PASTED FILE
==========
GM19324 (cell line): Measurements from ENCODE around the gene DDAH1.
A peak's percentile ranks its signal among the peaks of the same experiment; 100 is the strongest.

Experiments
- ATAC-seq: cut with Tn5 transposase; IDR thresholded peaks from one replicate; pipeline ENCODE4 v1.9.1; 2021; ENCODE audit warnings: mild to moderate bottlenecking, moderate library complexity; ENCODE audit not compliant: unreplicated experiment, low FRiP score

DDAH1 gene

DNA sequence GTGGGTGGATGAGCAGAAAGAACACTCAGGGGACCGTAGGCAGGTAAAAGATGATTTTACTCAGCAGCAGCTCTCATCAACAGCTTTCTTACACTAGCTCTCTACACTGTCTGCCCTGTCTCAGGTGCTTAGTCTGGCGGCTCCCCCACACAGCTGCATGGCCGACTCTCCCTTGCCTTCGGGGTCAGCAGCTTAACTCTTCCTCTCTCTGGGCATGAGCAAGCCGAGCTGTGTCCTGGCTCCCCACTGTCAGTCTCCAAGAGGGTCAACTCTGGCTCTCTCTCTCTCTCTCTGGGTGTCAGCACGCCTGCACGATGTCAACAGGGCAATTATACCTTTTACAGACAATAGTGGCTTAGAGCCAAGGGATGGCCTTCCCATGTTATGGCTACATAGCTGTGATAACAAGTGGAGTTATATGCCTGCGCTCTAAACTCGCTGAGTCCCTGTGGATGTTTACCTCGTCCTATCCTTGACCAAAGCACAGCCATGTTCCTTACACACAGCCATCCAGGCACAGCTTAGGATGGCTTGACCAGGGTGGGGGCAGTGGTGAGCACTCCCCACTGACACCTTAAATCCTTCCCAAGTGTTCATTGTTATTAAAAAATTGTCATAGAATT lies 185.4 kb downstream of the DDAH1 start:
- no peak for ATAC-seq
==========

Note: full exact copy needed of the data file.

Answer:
GM19324 (cell line): Measurements from ENCODE around the gene DDAH1.
A peak's percentile ranks its signal among the peaks of the same experiment; 100 is the strongest.

Experiments
- ATAC-seq: cut with Tn5 transposase; IDR thresholded peaks from one replicate; pipeline ENCODE4 v1.9.1; 2021; ENCODE audit warnings: mild to moderate bottlenecking, moderate library complexity; ENCODE audit not compliant: unreplicated experiment, low FRiP score

DDAH1 gene

DNA sequence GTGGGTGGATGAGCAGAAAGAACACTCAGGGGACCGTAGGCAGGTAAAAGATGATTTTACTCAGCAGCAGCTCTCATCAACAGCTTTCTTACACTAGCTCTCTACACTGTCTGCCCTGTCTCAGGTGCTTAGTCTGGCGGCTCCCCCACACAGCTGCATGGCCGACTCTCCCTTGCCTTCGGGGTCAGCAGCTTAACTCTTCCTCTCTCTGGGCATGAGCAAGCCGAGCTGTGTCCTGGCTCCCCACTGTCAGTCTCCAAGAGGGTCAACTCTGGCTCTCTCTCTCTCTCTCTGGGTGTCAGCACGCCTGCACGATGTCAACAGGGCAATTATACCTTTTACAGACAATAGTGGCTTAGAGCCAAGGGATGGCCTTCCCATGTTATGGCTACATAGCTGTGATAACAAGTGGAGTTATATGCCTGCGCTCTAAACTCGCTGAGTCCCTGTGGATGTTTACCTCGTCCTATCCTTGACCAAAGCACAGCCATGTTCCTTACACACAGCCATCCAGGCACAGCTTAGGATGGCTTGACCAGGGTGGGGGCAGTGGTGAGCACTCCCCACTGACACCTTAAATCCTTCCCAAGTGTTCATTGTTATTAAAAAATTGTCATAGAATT lies 185.4 kb downstream of the DDAH1 start:
- no peak for ATAC-seq